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Who Is Tiptree, What Is He?

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Nineteenth lecture for my students in English 192, "Science Fiction," summer 2013 at UC Santa Barbara.

Course website: http://patrickbrianmooney.nfshost.com/~patrick/ta/m13/

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Who Is Tiptree, What Is He?

  1. 1. Lecture 19: “Who Is Tiptree, What Is He?” English 192 Summer 2013 5 September 2013 “But Rudy, it's been such fun. How many times in one's life does a door open to total escape, utter newness? I was so profoundly dispirited, alienated […] And suddenly I was in the middle of a different light, a new me, first having a good joke of being someone else, and then as the stories went on and out, having started genuine friendships among delightful people whose native language —crude, childish, humourous—rational—was mine...” — Alice Sheldon, letter to Rudolph Arnheim (1969)
  2. 2. Administrative Matters ● I'm pleased to see people starting already on the study guide. ● Remember that I need to approve you as an editor before you can edit. ● There's still plenty of low-hanging fruit to be picked. ● Yes, this counts as a quiz for purposes of taking enough quizzes to avoid an automatic non-passing grade. ● Questions about the final exam? ● Other matters?
  3. 3. Some final words about Kindred “In our age there is no such thing as ‘keeping out of politics’. All issues are political issues, and politics itself is a mass of lies, evasions, folly, hatred and schizophrenia.” (Orwell 137) “I had thought that eventually, he [Rufus] would just rape her [Alice] again—and again. In fact, I was surprised that he hadn't already done it. I didn't realize that he was planning to involve me in that rape. He was, and he did.” (O. Butler 162) [Dana:] “Were you helping slaves to escape?” [Kevin:] “Of course I was!” (193)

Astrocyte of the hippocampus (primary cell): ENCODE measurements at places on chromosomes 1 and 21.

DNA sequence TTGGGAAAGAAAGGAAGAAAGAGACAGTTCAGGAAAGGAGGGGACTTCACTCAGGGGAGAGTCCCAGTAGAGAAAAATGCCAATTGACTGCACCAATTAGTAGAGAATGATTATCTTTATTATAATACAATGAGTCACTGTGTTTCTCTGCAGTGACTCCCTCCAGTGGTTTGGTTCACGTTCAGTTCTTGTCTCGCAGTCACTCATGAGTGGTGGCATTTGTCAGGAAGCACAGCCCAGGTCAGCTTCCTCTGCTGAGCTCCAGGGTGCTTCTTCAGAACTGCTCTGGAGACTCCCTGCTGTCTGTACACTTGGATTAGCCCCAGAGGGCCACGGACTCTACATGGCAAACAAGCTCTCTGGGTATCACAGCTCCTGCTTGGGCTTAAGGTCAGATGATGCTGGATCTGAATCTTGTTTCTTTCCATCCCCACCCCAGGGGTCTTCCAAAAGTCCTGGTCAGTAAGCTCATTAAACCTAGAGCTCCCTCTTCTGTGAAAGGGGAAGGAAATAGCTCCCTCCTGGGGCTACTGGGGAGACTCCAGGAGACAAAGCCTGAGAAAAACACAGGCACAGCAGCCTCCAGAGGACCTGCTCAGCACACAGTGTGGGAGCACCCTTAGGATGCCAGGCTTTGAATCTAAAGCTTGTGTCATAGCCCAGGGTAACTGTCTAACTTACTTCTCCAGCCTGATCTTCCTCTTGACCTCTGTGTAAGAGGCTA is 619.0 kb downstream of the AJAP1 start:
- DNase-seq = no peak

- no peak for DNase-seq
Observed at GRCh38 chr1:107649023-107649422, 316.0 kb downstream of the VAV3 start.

4. 4. “Wait a minute,” he [Kevin] said. “I'm not minimizing the wrong that's being done here. I just …” [Dana:] “Yes you are. You don't mean to be, but you are.” (100) “Be careful, Dana,” he [Kevin] said, unwittingly echoing Rufus. “Be as careful as you can.” (91) “This could be a great time to live in,” Kevin said once. “I keep thinking what an experience it would be to stay in it—go West and watch the building of the country, see how much of the Old West mythology is true.” “West,” I said bitterly. “That's where they're doing it to the Indians instead of the blacks!” He looked at me strangely. He had been doing that a lot lately. (97)
  5. 5. “that which hurts” “To me, it's getting more and more believable. I don't like it. I don't want to be in the middle of it. I don't understand how it can be happening, but it's real. It hurts too much not to be And … and my ancestors, for Godsake!” (46) “The wall of my living room. I was back at home—in my own house, in my own time. But I was still caught somehow, joined to the wall as though my arm were growing out of it—or growing into it. From the elbow to the ends of the fingers, my left arm had become a part of the wall. I looked at the spot where flesh joined with plaster, stared at it uncomprehending. It was the exact spot Rufus's arms had grasped.” (261)